This kind of defensive performance, along with the last few games, suggests that the USMNT has finally found an effective systemic answer for how to how to win the ball back in midfield. It’s no longer merely about relying on a player as talented as Adams in the role. Now, the team is performing even without such a talent. And that’s a big deal.

Closing Thoughts

Yunus Musah is well rounded and consistent, but not flashy. His third outing (and his first since declaring for the USMNT) was a continuation of what we saw in November. And that’s an incredibly good sign, especially since Musah’s still 18.

de la Torre had a really good cameo. Coming into the match, I didn’t have high expectations for the Californian (I mean, he was making up numbers after our regular Champion’s League calibre midfielders dropped out), but he looked energetic. His movement on the ball had a drive to it and his passing was tidy. And he got an assist for his efforts. I look forward to seeing in future games if he can replicate the high-energy pressing expected out of midfield.

Reggie Cannon had a bad game. I don’t know what’s up with that. He’s been consistently good since the last Gold Cup. I know he hit a sour patch with his club, so perhaps that’s affecting him. In this game, he had bad turnovers, mistimed some runs, had no chemistry with Reyna, and was significantly culpable on the build up to the Jamaican goal. Not a good outing.

I find the disdain for Sebastian Lletget to be incredibly dull and lazy.

He had a good game. And it’s not just the goals (though 4 goals in 5 matches is a noteworthy return). I already mentioned that the midfield did an excellent job shutting down Jamaica’s ability to play on the ball. Lletget was a big part of that. If I thought this debate was more noteworthy, I’d write up a whole section and point out the stats. Instead, you can do that for yourself. While he probably doesn’t start over McKennie, he’s a perfectly fine player.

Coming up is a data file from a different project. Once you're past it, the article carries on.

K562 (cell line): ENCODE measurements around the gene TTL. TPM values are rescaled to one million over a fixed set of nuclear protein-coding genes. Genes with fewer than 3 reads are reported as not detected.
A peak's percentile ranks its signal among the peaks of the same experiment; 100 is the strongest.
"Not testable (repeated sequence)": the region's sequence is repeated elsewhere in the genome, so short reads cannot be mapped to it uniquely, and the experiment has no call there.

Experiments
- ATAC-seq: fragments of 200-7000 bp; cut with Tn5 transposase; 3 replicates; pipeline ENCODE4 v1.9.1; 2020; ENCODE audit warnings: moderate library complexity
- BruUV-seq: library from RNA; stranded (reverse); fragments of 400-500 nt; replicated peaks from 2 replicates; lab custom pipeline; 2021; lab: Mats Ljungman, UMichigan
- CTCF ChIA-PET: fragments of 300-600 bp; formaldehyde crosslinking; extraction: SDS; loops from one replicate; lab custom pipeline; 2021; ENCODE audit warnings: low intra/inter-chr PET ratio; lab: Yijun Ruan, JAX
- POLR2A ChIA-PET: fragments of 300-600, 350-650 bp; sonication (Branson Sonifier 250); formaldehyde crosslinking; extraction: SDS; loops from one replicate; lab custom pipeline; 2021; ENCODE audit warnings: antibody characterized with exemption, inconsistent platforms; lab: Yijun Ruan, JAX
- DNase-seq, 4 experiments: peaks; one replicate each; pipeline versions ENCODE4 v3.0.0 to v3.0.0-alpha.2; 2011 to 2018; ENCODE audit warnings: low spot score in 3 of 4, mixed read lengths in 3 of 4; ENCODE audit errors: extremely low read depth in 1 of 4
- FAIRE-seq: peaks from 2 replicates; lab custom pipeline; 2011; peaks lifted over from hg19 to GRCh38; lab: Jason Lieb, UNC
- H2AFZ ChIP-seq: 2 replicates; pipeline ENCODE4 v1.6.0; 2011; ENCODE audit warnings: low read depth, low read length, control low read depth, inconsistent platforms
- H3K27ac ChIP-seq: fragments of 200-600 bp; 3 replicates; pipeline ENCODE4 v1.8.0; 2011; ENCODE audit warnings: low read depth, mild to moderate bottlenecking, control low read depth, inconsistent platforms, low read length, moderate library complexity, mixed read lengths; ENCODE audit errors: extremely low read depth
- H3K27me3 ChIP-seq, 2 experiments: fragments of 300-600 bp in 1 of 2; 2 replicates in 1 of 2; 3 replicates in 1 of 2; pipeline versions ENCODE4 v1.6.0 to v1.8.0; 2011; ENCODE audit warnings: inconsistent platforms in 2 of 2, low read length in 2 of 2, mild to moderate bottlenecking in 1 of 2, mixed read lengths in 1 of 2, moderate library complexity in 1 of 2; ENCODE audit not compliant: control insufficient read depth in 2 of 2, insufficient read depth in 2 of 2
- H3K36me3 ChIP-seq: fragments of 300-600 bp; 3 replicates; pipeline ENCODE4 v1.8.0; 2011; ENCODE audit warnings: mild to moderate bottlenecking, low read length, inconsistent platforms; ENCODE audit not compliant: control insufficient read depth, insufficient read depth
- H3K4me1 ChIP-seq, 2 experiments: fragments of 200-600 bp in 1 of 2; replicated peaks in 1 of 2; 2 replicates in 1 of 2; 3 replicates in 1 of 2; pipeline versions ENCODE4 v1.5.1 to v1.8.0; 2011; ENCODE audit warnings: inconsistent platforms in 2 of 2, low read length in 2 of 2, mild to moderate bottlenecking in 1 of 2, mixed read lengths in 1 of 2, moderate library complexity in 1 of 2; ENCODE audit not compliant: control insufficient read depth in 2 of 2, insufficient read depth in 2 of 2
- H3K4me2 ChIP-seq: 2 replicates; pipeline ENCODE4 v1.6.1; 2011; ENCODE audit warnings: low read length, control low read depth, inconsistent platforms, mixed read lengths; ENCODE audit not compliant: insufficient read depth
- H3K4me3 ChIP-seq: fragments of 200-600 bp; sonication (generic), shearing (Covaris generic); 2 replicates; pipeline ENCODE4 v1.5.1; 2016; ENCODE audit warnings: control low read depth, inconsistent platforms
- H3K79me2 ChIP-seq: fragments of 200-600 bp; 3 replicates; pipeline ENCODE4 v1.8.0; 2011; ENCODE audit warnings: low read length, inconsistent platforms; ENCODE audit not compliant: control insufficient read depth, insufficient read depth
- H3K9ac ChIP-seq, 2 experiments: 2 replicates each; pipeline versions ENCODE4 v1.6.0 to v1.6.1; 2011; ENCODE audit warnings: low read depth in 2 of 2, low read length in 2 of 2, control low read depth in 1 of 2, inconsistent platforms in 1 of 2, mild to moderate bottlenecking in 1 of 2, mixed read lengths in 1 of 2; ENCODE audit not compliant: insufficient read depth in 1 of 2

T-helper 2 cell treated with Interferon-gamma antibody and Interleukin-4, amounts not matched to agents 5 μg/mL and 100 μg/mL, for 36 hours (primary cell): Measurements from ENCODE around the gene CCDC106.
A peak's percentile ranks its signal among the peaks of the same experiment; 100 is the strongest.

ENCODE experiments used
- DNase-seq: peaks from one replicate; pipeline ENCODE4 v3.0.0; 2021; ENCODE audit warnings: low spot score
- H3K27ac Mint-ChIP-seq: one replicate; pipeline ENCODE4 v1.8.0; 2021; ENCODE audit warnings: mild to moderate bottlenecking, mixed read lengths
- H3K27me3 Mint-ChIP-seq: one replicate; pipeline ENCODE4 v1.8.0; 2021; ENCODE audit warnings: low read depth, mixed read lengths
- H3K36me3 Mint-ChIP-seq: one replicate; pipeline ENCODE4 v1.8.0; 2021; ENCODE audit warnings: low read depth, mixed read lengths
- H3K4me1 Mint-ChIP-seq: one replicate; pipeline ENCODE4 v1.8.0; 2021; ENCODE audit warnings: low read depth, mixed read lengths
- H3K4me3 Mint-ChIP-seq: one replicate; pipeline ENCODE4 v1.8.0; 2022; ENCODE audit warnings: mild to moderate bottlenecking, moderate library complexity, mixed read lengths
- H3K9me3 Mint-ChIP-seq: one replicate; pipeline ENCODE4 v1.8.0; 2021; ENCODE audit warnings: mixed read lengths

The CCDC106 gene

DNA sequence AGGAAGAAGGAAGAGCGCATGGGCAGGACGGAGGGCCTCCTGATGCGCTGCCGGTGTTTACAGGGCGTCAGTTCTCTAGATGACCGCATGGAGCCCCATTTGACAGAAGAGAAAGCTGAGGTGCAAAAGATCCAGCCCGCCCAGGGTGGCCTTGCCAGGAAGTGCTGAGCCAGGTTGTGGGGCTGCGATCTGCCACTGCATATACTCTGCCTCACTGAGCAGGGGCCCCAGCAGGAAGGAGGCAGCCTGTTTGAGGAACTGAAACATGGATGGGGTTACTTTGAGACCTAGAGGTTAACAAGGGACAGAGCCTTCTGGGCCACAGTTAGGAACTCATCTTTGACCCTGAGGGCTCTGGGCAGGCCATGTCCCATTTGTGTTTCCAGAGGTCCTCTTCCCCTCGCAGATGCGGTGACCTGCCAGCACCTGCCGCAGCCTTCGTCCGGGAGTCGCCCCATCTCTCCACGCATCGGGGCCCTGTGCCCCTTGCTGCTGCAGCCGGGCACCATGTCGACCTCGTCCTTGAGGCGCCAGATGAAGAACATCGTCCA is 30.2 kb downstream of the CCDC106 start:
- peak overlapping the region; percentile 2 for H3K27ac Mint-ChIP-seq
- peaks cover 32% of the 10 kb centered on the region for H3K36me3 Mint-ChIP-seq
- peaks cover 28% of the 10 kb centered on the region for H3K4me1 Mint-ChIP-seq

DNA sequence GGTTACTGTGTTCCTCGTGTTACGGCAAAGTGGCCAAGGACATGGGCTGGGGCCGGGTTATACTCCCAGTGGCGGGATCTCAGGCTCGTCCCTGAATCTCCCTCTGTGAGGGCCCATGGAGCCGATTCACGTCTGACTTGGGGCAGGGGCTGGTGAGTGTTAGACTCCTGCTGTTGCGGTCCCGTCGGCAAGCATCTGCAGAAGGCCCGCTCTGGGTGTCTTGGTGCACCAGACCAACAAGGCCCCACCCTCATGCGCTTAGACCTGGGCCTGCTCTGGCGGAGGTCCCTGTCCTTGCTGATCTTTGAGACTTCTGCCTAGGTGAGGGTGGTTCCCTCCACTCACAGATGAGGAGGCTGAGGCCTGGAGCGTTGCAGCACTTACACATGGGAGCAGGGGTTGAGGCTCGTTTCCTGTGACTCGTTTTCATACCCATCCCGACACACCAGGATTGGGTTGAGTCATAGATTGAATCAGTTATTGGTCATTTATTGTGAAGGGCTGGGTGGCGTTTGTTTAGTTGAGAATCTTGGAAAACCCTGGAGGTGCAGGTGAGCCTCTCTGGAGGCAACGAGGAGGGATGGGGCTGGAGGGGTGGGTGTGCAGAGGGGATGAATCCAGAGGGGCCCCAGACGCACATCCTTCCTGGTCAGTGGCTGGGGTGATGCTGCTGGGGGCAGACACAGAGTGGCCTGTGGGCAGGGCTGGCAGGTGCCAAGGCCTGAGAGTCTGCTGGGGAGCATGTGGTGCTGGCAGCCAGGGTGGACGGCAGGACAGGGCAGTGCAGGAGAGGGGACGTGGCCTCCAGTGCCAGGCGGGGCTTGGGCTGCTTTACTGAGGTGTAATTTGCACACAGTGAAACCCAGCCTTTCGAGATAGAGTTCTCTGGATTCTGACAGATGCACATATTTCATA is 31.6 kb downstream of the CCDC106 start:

The Brooks-Long center back pairing was quite effective. Brooks took up a role as a proactive defender, aggressively stepping forward to contest duels, intercept plays, and kill counters. But there’s always a risk in playing as an aggressive defender; you can always get caught out. However, Long was always there to clean up anything that went past his partner. Richards didn’t have a lot to do when he came on, but conceding that goal was not a good look for him (or for Robinson for that matter). With center backs, it’s not merely about individual talent; it’s the paring that matters. Right now, Brooks-Long looks like a pairing that works.

Taylor Twellman made the point during the broadcast that the USMNT is going to need a lot of depth this year. The team has a seriously congested schedule coming up. There’s the Gold Cup, Nation’s League finals, and World Cup Qualifying. The U-23 team also has the Olympics, at least so long as they can beat Honduras on Sunday. World Cup qualifying itself will be particularly harsh, with 3 games set for each international break instead of 2. As a result, the USMNT is going to need to rely on a lot of depth. That could well mean upwards of 40 players all told.

That’s all from me. The USMNT will return for a match against Northern Ireland in Belfast on March 28th. As always, we want to know what you think. What do you agree with, what do you think I got wrong? Talk about it in the comments below.

As always, stay safe.